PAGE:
House and Senate negotiators remained far apart Thursday night on a health- and human-services budget, leaving major questions about funding for hospitals and programs such as mental-health and substance-abuse treatment, reports Jim Saunders of the News Service of Florida.
“I think we have some real divides there,” Senate President Mike Haridopolos, R-Merritt Island, said before negotiators held a brief — and seemingly testy — meeting. “That is an area that could be troublesome.”
With a staff member speed-reading through a spreadsheet, the Senate offered few substantive changes in its negotiating positions during the conference-committee meeting. House Health Care Appropriations Chairman Matt Hudson, R-Naples, offered a cursory thank you, said “meeting adjourned” and sped out of the room without further comment.
Senate Health and Human Appropriations Chairman Joe Negron, R-Stuart, said the two sides could meet again Friday, though no meetings were immediately scheduled.
Thursday night’s meeting and lack of agreement was reminiscent of a breakdown in talks last year. That led to many major health- and human-service budget issues being “bumped” out of the House and Senate conference committee — and getting resolved by House Appropriations Chairwoman Denise Grimsley, R-Sebring, and Senate Budget Chairman JD Alexander, R-Lake Wales.
Negron said part of the difficult in reaching agreement is that the House’s initial budget plan called for spending more money on health and human services than the Senate’s initial budget plan. To reach a compromise, he said that means House negotiators have to look for ways to trim their initial plan, while Senate negotiators have more money than they initially expected.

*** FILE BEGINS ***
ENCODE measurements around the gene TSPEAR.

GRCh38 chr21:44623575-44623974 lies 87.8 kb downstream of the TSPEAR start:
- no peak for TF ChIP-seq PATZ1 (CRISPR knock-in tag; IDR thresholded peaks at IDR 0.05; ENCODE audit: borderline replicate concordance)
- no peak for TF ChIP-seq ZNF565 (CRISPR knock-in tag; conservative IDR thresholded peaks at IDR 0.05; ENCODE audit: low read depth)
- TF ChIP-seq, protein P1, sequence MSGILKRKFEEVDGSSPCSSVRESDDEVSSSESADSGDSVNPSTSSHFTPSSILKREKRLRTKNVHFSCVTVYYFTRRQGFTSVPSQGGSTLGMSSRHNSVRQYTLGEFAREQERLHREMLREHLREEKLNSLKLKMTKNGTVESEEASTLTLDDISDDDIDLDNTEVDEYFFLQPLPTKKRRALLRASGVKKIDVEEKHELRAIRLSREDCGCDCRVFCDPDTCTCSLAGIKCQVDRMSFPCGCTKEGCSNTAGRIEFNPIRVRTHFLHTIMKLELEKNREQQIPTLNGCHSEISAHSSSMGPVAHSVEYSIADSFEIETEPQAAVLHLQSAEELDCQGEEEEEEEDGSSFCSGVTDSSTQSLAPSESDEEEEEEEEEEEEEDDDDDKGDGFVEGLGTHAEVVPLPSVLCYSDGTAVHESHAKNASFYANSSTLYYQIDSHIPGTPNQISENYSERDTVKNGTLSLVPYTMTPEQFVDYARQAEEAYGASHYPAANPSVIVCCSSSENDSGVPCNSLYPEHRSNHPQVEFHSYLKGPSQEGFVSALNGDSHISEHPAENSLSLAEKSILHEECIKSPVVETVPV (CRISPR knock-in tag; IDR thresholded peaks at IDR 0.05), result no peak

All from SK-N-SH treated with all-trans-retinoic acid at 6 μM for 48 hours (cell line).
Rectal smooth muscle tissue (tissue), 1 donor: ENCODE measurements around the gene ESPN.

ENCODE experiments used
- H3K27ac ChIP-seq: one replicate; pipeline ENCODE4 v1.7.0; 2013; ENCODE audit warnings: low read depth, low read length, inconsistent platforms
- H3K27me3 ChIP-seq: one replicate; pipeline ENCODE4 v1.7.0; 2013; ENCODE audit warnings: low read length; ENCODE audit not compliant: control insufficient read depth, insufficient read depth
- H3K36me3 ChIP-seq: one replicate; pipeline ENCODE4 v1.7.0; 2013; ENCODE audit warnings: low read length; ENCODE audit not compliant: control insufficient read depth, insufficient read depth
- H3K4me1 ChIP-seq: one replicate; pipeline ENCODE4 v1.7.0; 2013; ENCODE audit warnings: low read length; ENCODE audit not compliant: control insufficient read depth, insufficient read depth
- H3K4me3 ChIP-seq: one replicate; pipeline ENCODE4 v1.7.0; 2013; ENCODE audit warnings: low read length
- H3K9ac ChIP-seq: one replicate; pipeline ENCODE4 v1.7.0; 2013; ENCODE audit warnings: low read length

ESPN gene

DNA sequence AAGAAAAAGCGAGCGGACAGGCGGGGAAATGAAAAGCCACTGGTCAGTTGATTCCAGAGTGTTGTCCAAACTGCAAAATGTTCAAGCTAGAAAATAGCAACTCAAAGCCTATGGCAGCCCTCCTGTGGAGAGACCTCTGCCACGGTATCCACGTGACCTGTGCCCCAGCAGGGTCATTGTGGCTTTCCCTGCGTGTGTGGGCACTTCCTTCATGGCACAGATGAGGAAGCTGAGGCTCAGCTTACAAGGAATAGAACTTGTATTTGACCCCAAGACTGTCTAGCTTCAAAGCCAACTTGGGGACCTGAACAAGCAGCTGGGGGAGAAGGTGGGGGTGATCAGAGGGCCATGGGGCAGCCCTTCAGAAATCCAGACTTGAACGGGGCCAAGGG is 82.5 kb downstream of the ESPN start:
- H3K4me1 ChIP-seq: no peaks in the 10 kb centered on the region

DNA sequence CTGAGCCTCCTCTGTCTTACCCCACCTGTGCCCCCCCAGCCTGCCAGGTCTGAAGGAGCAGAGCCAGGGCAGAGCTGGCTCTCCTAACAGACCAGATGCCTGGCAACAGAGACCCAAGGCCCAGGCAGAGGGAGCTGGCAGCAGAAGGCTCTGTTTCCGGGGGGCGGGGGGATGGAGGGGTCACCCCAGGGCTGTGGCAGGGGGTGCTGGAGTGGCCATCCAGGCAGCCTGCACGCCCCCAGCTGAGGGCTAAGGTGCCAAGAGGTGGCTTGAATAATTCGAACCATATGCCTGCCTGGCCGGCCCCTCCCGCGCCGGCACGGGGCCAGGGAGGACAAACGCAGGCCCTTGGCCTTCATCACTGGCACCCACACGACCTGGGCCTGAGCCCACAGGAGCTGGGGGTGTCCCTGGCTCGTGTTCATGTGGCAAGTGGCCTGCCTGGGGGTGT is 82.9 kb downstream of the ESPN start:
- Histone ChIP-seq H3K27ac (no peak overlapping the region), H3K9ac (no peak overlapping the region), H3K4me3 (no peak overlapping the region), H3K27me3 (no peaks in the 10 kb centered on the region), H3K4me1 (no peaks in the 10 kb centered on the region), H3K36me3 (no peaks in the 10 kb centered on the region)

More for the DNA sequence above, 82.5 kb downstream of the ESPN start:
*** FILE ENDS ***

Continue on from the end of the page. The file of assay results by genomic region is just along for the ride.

“I’d rather be in the position we’re in,” Negron said.
The differences cover a wide range of issues, including cuts in Medicaid payments to hospitals. The House proposed nearly $292 million in hospital rate cuts, while the Senate offered a complicated funding proposal that did not include straight rate cuts — but which hospitals feared would have the effect of even deeper reductions than the House proposal.
Negron has agreed to do straight rate cuts, but the two sides will have to agree on the level of reductions.
Another high-profile difference is that the House proposed $76.1 million in Medicaid rate cuts for nursing homes, while the Senate did not propose any cuts. Meanwhile, the Senate proposed deep cuts in funding for adult mental-health and substance-abuse treatment programs, while the House wants to shield those programs from reductions.
The Senate proposal also includes accepting $438.5 million in federal money to help increase Medicaid payments to primary-care physicians. Hudson has said the House will not go along because it does not want to use money stemming from the 2010 federal health-care overhaul — an overhaul that Florida Republicans are challenging in court.